Mom Is the Only Cure for Baby’s Illness
by Martinique Davis
Feb 25, 2009 | 1330 views | 0 0 comments | 10 10 recommendations | email to a friend | print
RAISING ELLE

I am continually amazed at the ribbons of recollection, gathered from early childhood, that float back into my memory now that there’s a little one in my life.

This week, my family has been under house arrest. The flu snuck in on the edge of a little sniffly nose and proceeded to keep us captive for a solid week. Every cranny of the couch has been explored. Every tissue box has been emptied. The last bottle of baby Tylenol has been drained. And thankfully, finally, we’re all standing on two feet again. A little wobbly, but at least vertical.

Sick babies present a curious parental paradox. Sick babies are needy, and clingy, and sleepy, and want to cuddle all the time. Watching your normally nonstop child loiter idly on the pillow-laden sidelines of a normally nonstop day is heartbreaking. It is just so not right. Yet between the catnaps and Sesame Streets, the clinging and whining too, there’s something about a sick kid that revitalizes a parent’s soul.

I was reminded of this all week. Elle and I snuggled on the couch together for hours, and remained in our pajamas all day. We left our dirty dishes in the sink for someone else to come along and deal with, and shuffled around in slippers on rugs littered with a feathery dusting of crumpled tissues. Curled up fetal-style under a blanket, a dozing baby coiled against my side, I linger in an in-between state where I am both child and mother, equal parts caregiver and caretaker.

When I was 4, I contracted Rocky Mountain spotted fever. This is a tick-borne disease that is as nasty as the creature that carries it. I don’t know how long this bug trampled me, but I remember interminable days spent curled on the funky floral design couch my parents used to own. The one that boasted that weird gold mustard color that was popular in upholstery for a period in the early 1980s. That couch was my three-cushion life-raft, the boundaries of which I dared not investigate for fear that one wrong move would cause this tenuous safety net to capsize, sending me whimpering into the spotted fever cycle-spin. That’s where the slightest movement – bending a knee, tucking a chin – elicits agony. Severe muscle pain is one of spotted fever’s most recognizable calling cards. I remember feeling paralyzed by it. It was the sickest I’ve ever been.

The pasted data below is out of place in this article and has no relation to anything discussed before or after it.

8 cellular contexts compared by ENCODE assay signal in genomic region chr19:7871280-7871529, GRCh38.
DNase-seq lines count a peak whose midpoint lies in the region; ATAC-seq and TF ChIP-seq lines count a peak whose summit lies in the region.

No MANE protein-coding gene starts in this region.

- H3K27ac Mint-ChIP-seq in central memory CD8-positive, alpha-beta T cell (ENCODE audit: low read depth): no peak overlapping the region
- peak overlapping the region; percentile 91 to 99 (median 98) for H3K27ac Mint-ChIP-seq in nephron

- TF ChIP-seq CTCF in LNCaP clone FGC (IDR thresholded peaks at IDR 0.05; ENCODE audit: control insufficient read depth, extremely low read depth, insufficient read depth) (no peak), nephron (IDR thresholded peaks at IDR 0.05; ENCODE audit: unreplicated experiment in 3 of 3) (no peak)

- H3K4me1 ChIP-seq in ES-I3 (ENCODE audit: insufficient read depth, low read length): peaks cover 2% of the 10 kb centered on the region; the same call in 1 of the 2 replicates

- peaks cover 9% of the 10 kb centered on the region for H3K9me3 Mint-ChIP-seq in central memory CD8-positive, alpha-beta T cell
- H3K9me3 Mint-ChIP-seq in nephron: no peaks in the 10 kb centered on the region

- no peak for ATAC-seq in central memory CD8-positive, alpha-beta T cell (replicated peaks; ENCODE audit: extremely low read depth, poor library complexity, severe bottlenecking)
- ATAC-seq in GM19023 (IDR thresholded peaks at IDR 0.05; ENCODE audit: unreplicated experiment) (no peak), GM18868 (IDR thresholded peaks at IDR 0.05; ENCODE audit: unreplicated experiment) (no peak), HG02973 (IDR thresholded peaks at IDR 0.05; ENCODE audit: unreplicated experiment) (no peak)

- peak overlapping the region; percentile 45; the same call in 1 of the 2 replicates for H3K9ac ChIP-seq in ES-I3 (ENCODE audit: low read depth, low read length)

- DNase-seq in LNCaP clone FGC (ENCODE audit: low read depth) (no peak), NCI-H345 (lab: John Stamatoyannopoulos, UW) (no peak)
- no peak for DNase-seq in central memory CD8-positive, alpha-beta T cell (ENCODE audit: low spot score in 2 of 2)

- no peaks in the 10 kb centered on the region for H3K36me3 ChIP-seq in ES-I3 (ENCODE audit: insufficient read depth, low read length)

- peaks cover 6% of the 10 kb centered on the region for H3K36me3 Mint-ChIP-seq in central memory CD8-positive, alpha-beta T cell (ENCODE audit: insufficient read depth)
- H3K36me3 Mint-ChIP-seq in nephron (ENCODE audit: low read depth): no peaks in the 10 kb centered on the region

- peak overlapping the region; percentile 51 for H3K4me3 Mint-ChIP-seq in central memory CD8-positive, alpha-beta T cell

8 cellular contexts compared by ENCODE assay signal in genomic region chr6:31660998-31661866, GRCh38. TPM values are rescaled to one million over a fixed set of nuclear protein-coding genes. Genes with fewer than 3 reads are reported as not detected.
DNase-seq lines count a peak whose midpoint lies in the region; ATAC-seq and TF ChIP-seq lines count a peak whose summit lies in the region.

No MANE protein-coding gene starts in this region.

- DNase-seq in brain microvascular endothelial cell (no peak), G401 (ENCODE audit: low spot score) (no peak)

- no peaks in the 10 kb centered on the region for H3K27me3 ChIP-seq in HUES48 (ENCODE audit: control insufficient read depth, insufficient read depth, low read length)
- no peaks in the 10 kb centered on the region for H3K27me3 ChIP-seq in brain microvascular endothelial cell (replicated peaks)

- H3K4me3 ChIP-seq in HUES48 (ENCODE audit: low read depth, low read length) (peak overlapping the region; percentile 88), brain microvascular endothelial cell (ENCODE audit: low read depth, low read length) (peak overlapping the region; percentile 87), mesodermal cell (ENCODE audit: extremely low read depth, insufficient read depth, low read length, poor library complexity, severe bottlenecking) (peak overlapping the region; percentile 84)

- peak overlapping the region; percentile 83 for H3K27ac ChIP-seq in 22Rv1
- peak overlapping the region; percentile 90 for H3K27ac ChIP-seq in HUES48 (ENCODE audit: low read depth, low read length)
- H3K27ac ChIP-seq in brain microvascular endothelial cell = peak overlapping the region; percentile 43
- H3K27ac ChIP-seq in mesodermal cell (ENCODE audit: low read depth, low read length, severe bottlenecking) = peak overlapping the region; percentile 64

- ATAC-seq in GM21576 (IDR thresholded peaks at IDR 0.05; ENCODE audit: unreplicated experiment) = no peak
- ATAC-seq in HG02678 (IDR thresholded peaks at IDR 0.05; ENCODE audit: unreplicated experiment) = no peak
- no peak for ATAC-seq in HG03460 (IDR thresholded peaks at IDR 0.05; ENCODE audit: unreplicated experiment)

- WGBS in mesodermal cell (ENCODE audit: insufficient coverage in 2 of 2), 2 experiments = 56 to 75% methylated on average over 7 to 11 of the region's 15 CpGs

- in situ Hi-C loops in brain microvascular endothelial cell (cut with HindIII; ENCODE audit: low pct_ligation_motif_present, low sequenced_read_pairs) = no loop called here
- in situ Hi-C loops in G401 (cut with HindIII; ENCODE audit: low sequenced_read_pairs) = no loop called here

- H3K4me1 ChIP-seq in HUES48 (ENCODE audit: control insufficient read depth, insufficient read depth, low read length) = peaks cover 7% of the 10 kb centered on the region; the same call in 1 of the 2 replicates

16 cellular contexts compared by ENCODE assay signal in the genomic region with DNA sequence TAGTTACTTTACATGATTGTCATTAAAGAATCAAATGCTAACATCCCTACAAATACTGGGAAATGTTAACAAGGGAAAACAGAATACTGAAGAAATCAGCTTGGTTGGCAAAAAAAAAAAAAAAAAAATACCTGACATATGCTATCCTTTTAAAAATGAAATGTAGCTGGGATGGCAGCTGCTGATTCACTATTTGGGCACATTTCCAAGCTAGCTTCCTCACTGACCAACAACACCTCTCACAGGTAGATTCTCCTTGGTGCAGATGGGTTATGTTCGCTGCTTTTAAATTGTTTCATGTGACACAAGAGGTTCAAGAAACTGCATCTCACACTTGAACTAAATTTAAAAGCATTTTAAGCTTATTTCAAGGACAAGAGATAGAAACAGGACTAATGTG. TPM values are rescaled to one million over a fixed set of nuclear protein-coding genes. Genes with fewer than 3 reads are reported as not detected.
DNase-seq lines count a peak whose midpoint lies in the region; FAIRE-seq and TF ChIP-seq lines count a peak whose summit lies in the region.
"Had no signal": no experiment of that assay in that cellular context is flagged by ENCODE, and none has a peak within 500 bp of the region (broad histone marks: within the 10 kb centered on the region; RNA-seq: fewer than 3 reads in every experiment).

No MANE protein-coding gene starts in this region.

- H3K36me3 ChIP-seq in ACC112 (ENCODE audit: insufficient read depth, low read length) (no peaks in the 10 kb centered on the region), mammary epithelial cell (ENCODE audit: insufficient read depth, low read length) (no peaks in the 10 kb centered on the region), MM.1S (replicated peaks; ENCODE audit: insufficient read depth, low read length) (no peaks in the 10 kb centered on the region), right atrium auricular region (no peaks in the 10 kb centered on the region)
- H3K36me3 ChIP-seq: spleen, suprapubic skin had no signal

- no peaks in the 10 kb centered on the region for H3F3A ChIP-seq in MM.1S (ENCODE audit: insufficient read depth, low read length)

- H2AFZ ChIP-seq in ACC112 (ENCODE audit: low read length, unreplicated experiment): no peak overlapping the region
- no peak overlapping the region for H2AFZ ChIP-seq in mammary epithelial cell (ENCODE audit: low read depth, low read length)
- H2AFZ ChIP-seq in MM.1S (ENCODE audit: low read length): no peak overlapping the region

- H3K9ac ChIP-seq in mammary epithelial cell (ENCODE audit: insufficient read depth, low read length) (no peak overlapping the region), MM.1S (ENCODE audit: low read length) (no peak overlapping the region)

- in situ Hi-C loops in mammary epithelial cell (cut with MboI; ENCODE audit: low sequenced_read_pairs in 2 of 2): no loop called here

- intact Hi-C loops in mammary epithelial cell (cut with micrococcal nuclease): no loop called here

Throughout that awful couch-bound trip, in which I was physically miserable, there arose one soft and comfortable corner into which I could huddle to find reprieve. That was my mom. Her breath, her smell, the way her fingertips could stroke my forehead and not make it hurt; Amid the firestorm of that fever, the mere presence of my mother was cool and soothing.

In every sickness since, that mom-delivered comfort has been what I unconsciously seek. To be curled on a couch with a soft and thin blanket draped around my shoulders… I need not even be sick to crave that feeling. In the midst of yuckiness, it is this soft and fuzzy sanctuary. And I got to live there all week this week. This time, as the mom of a sick daughter.

Of course, I am relieved, very relieved, that Elle is now feeling better and we can move on with our lives. Pick up the tissues and run the dishwasher, brush our hair and get out of sweatpants. It feels good. It feels healthy. But unlike the first time Elle was sick, when I wallowed in first-time-parent apprehension and guilt about her illness, this time around I let myself enjoy it. That’s right. I enjoyed snuggling my sick baby on the couch, and stroking her forehead, and watching Sesame Street. (That show is still virtually the same as it was when I was watching it as a kid!) It is so infrequent, these days, that the child slows down long enough for me to change her diaper, much less press her forehead against my chest and rock her to sleep. I enjoyed returning to the funky floral couch, splattered with gold mustard, where I first discovered the haven of a mother’s gentle touch.
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